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tribunal or mags - here we go again!

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chrislpl
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I could try, but do you think they would understand our local accent?

Hello, Admin, could we possibly get these cases included in the Briefcase, in case other advisers need to use them/refer to them.

Thanks

Chris

ClaireHodgson
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something positive -  DWP solicitors say that if tribunal decide in claimant’s favour, no criminal proceedings! hopefully that will persuade tribunal judge to lift the stay!

shall i hold my breath?

chrislpl
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Dear Claire,

Well done. Even though I think it is a natural result of a successful appeal, we’ve never been able to get the local DWP Solicitors to agree to drop the criminal proceedings before we have had the actual appeal decision.

I should have thought that this reinforces your position that your local Tribunals Service previous postponement decisions were irrational. Don’t know if you want to necessarilty threaten them with JR proceedings though when providing this new evidence for consideration, as they may put the fences up and you don’t get a properly reasoned decision to proceed with the appeal tribunal as soon as possible.

Congratulations though, as any sensible Judge must know you’ve cut their legs away.

Regards

Chris

ClaireHodgson
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hurray!  decision to list the tribunal hearing finally arrived today.

i wonder, is there any mileage in a generic letter to the senior tribunal judge for this area on the generic point, to save the grief for anyone else in the future?

Nicky
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I’ve got one similar to this just dropped on my desk - client came to ask for help with an appeal which was only posted to DWP yesterday - she’s rung this morning to say she’s been summonsed to court on the 12th Jan.

This thread gives me lots of tips but, before i start firing off letters does anyone have any more advice - any given would be gratefully received.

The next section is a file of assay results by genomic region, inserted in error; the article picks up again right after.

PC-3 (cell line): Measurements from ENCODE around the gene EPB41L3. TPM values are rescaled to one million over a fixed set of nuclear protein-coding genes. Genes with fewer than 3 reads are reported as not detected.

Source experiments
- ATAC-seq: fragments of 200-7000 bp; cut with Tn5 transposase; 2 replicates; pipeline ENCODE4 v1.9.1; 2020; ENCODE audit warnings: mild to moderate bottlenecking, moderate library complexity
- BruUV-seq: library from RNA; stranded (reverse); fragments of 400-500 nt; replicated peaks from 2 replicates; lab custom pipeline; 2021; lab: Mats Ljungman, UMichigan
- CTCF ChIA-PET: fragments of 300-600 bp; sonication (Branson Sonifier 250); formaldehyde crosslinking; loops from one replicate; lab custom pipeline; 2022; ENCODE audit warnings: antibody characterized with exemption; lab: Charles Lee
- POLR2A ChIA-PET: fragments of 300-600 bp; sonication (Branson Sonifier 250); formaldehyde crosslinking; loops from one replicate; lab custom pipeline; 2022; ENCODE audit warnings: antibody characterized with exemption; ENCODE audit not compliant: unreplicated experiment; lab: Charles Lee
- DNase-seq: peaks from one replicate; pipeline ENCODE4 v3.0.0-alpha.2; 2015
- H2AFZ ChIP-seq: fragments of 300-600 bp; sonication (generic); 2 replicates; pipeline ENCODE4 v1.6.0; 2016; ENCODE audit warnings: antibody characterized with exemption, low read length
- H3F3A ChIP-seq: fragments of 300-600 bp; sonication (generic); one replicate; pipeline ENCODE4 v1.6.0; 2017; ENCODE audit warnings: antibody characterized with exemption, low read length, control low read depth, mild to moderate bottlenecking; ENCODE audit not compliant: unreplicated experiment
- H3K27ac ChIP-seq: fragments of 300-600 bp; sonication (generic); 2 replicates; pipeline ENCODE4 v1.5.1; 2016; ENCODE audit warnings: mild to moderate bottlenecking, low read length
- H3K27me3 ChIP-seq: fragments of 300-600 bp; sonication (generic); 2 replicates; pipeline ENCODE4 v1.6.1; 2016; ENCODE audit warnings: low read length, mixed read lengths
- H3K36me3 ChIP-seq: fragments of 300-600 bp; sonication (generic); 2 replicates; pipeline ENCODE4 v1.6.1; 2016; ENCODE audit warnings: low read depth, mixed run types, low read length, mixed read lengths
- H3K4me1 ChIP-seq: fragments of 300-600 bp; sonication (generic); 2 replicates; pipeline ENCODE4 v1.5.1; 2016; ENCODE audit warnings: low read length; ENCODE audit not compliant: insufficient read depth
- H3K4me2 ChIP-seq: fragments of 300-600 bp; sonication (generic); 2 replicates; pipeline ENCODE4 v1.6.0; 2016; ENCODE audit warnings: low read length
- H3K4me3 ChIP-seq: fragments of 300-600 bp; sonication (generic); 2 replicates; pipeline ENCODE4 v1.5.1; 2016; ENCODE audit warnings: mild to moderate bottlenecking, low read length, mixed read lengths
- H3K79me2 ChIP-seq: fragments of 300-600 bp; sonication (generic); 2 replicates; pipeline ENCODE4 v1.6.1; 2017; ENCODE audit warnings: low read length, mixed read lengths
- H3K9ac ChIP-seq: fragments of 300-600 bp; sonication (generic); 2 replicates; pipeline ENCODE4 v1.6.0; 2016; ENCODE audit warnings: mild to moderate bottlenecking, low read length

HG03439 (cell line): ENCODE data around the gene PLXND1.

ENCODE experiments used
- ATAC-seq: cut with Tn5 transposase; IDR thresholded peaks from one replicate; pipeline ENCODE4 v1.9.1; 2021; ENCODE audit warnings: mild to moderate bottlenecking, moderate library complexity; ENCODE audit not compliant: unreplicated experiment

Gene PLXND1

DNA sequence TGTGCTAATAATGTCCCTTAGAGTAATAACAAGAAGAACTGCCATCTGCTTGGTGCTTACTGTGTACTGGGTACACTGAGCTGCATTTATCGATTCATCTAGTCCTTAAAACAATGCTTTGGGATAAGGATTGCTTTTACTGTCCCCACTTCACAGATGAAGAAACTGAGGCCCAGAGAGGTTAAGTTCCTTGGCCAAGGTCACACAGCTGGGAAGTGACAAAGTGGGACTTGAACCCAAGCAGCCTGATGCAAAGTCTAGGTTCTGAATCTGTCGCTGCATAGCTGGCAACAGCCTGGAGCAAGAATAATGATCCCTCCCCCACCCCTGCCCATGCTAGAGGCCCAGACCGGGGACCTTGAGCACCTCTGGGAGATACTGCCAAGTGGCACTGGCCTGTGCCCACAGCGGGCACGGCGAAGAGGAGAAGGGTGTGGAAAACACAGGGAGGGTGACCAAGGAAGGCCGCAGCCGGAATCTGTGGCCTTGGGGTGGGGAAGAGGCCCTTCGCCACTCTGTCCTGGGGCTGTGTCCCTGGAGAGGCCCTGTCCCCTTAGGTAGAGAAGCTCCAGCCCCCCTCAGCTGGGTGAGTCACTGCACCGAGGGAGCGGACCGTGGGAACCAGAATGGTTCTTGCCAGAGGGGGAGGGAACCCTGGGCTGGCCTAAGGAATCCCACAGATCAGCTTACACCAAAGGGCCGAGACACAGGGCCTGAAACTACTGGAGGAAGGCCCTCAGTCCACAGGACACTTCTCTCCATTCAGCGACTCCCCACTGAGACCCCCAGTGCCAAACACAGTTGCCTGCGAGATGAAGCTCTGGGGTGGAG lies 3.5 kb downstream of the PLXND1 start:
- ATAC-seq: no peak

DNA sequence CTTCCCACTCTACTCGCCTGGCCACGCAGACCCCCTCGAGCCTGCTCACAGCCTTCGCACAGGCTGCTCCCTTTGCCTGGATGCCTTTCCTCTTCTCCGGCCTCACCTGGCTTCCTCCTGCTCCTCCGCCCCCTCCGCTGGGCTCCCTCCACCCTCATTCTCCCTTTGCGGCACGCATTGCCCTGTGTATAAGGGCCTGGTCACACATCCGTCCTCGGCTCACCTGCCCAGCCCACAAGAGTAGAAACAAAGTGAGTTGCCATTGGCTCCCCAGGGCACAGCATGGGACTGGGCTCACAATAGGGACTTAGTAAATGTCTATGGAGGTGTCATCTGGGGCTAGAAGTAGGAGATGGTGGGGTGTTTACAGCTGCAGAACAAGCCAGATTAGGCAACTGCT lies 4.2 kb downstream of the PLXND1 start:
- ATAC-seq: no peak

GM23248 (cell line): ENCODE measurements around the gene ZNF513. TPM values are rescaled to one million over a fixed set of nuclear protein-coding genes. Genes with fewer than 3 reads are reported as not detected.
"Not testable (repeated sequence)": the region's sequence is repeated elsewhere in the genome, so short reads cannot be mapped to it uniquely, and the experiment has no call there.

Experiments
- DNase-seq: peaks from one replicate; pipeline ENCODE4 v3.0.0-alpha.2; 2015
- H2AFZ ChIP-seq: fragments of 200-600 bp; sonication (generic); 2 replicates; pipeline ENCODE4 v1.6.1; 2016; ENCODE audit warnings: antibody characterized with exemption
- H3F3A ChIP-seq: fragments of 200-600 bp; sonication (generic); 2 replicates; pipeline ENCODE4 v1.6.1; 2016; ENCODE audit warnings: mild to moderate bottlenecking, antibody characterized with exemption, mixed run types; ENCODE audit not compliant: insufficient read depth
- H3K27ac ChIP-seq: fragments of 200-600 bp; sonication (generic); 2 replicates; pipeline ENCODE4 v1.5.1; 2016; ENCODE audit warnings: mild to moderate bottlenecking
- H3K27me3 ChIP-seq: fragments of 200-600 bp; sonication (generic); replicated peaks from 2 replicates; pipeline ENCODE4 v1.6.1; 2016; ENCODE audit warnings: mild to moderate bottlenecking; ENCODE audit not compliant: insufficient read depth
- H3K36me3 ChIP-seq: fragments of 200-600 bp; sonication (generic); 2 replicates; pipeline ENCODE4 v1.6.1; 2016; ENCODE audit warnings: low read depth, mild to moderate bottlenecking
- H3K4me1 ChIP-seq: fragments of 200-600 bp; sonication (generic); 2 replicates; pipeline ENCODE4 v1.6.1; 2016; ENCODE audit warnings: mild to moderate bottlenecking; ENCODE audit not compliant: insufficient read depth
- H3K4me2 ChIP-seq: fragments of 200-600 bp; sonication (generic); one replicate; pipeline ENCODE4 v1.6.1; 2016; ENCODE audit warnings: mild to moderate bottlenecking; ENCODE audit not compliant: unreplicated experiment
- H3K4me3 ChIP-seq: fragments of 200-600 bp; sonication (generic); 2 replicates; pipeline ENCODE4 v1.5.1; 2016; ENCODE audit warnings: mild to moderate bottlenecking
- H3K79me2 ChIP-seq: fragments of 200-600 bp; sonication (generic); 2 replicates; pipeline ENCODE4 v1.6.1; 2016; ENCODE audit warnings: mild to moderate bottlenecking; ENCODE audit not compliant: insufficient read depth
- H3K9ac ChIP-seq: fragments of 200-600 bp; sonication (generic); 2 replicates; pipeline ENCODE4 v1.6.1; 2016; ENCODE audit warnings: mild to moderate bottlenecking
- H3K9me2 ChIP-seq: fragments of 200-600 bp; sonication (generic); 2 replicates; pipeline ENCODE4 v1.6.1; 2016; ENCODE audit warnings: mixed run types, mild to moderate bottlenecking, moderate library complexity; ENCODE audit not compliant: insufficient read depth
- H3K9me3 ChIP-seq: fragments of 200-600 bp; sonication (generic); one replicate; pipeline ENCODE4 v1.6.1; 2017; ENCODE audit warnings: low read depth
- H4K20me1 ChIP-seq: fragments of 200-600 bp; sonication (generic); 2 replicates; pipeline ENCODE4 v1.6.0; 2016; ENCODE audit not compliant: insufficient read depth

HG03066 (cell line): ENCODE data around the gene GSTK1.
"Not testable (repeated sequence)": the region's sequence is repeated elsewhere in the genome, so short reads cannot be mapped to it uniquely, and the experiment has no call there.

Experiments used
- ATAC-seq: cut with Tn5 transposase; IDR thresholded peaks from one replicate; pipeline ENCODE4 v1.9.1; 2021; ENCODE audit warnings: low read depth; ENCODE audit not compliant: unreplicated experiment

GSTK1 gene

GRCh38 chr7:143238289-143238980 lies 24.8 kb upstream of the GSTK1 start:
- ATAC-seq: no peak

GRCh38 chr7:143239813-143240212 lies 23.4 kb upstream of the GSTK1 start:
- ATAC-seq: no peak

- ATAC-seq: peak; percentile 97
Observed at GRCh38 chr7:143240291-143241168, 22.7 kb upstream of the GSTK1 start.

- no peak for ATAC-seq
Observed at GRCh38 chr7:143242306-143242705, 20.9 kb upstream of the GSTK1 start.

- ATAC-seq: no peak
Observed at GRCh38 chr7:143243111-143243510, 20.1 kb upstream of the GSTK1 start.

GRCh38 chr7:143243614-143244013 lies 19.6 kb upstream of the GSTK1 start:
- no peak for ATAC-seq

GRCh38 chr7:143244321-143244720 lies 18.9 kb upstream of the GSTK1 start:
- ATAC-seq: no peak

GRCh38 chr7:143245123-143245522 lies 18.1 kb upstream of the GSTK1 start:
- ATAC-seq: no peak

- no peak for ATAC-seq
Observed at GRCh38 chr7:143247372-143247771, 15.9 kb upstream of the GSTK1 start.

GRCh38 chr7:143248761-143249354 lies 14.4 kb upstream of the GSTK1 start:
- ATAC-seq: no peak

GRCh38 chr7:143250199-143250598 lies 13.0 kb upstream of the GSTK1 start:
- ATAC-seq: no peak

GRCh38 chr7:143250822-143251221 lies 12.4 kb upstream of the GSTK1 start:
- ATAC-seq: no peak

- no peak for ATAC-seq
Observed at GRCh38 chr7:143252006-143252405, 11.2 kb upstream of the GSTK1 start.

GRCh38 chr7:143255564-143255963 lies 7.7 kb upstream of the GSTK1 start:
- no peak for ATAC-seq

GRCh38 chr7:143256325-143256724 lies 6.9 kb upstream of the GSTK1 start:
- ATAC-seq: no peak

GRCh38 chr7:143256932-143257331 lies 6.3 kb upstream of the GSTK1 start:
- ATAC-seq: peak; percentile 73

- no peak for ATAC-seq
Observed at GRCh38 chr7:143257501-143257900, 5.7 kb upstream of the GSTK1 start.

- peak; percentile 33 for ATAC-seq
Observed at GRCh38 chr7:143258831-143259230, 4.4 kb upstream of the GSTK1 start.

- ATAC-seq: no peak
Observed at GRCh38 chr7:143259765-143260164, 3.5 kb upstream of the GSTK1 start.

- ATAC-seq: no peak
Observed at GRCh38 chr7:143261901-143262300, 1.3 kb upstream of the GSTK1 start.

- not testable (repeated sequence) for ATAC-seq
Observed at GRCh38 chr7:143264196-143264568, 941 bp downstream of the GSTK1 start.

Kevin D
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Don’t forget to read the archived thread - the link is in the opening post of this thread.

[ Edited: 1 Dec 2010 at 02:46 pm by Kevin D ]
ClaireHodgson
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not much.

save that, given that if your client is summonsed to court, ensure she

1. gets a solicitor
2. you have major input into the solicitor (go with client) so that you explain in words of one syllable what the issues are and thus
3.  persuade solicitor of argument to put to mags, to get mags to adjourn the criminal case.

if solicitor doesn’t get it ... email me at .(JavaScript must be enabled to view this email address)

Nicky
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Thanks Kevin - i have done.

Clare - she already has a Solicitor - one who has experience of defending people in benefit fraud cases - i’ve reproduced Tony Bowman’s letter to the client that’s on the first page of this thread (thanks Tony) and have offered to go to the Solicitors with the client next week.

If i’m unhappy with anything i will take up your kind offer to e-mail you - need all the help i can get with this one :)

Thanks guys.

neilbateman
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I have just chanced upon s 117 Social Security Administration Act 1992.  I assume it is still in force: http://www.legislation.gov.uk/ukpga/1992/5/section/117/enacted/data.pdf 

It’s a pity that the criminal law legislation is not in the Sweet and Maxwell annotated legislation books.

This clearly states that if doubt is raised about entitlement/amount/recoverability of an OP in criminal proceedings, the question must be put to a decision maker (not shelved as something “not relevant” or “separate” by the DWP’s lawyers).

Subsection 3 seems to indicate that the criminal case should be adjourned in certain situations to allow the appeal to proceed (including to the UT or beyond if need be). 

Am I right?

ClaireHodgson
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i would say you are, nice one Neil!

neilbateman
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After a bit more graft I find that the consolidated verison is in the Blue Volumes plus a version at s 117A for JSA and Tax Credits cases.  So yes, it is still in force and they must adjourn.

So what are we and DWP going to do about all those cases where they have not agreed to ajourn and peopel have been sentenced on wrong amounts or even convicted when ther’s no loss of entitlement?

Here it is below cut and pasted from Blue Volumes:


Social Security Administration Act 1992

117.—(1) This section applies to proceedings before a court–